The Rubber Hand Illusion


This week I have been working primarily on the first chapter of The Third Day, entitled ‘Chapter 1 – The Engineer’. More specifically I have been working on two systems within this chapter; the hand controller system and the audio system.

I have mentioned before that there is a profound moment that occurs in the experience of virtual reality, it is the fraction of a second after you remove the headset, when suddenly the strange new world you have to acquaint yourself with is the everyday world that you have spent your life in. The term ‘immersion’ is now a blanket term covering a range of experiences but I have been interested in these past few years to investigate the parameters of ‘immersion’. What does that term mean to a psychologist, for example?

There are a great many tricks that an artist can play to intensify the feeling of immersion, it is something we talk about a lot in my guest lecturing posts around the world, there is a lot of interest in it and even a cursory look at audience trends demonstrates that audiences are craving immersive involvement in their culture.

To me, however, what is far more interesting than simple immersion in fake worlds is just how easy it is to disrupt the sensory perception of this world, the one we are living in, as something concrete and dependable.

In 2004 psychologists Ehrsson, Spence and Passingham conducted an experiment which became known as the rubber hand illusion. You will find endless rubber hand illusion videos on youtube and, if you get the chance, I recommend you try it for yourself. A person is sat at a table with their left arm out of sight on the far side of an upright board and a fake rubber hand within sight on the near side of the board. The experimenter strokes two small paint brushes simultaneously down the index finger of both the rubber hand and the real hand and within a very short time the subject’s brain begins to adopt the rubber hand as their own. Moreover the real hand begins to lose temperature and, if the experimenter suddenly pulls out a hammer and smashes the rubber hand, then the subject feels the same rush of adrenaline and shock as if it had been their real hand being attacked.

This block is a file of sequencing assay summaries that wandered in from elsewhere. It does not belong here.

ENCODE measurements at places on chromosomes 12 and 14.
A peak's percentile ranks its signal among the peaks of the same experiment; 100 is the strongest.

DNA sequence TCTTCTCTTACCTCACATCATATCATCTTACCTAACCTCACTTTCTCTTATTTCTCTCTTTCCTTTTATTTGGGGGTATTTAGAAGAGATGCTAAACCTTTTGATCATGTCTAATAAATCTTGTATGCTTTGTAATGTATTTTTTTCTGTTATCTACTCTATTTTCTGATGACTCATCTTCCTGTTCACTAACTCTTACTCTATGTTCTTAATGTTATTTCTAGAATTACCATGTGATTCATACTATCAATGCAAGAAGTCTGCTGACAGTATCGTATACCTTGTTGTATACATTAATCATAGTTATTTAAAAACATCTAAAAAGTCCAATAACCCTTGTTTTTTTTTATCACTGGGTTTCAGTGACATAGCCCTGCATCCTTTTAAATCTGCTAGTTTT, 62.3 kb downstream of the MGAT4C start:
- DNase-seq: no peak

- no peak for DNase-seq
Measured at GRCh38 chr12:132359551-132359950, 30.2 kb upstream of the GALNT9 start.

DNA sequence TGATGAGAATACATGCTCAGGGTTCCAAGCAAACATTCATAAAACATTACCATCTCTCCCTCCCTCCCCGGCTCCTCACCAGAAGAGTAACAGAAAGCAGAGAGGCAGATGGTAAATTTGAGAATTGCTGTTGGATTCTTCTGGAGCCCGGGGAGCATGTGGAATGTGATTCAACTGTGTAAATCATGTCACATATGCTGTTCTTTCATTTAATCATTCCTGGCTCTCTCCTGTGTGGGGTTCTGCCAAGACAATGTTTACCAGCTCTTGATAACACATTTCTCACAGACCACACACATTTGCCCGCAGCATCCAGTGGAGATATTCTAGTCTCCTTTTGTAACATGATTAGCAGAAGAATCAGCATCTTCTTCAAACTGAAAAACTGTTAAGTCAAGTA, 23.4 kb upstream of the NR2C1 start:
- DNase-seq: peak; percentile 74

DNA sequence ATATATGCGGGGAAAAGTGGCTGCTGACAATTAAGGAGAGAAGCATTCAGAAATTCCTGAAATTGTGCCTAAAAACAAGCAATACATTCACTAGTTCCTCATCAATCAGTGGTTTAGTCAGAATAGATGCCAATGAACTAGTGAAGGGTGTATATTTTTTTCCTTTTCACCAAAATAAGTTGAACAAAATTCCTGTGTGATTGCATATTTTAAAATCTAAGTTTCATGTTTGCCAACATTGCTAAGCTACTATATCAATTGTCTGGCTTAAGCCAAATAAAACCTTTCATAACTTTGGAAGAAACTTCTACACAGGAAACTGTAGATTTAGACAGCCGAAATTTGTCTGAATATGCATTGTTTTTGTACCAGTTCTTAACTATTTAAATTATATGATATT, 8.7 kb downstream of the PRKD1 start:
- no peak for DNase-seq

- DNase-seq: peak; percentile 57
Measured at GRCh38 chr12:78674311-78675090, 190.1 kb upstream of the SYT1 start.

The important finding here is that the brain builds a picture of what is real based on the synchronisation of multiple senses and that it is easily fooled. The rubber hand does not need to be realistic, so long as the physical kin-aesthetic sensations are in sync with a visual confirmation of those sensations then the illusion will occur.

In order for that profound VR moment to be maximised the artist needs to pull the same trick. The VR world does not need to look realistic at all so long as the visual and physical stimuli are in sync. On a very basic level the audience member experiences the curious effect of turning one’s head in the real world and the VR world moving precisely in sync with that physical motion. What I have noticed, however, is that the sense of embodiment in a virtual world is greatly enhanced by the accuracy of the audio responses and the physical feedback of the hand controllers. You reach out and touch a button, it clicks in response and the button sinks back precisely as a vibration hits the hand controller and a something changes in the VR world as a result. The experience of this repeated numerous times persuades the brain of the fake world’s veracity.

This week I have been creating those interactions, using a very basic hand model for now, enabling the audience member to trigger four parts of a string quartet using simple buttons within the virtual space. These interactions are not there just to give the audience member something to do in the scene, but to reinforce the sense of body immersion by repeating an action involving the synchronisation of visual and physical senses. The audio speakers which play the sound within the space, and the acoustics of the space itself are another part of the equation. The space is a hugely reverberant cooling tower and there is a complex interaction between volume and reverberation of sounds coming from each speaker depending on how near or far you are from them. When you are very close to a speaker the sound emanating from it is louder and the reverb is less present, when you are further away you hear more of the reverberation of the sound – the multiple reflections off the walls of the cooling tower back and forth – and less of the original source sound. The aim, this week, was to make all of this as accurate as possible, to maximise body immersion so that the profound moment is all the more profound; and so that the re-entry to the real world contains an element of displacement and doubt.

The music itself is a string quartet I wrote and recorded many years ago when I was 24 years old. It was always my dream to have it played in a cooling tower but I could never make it happen, until now.


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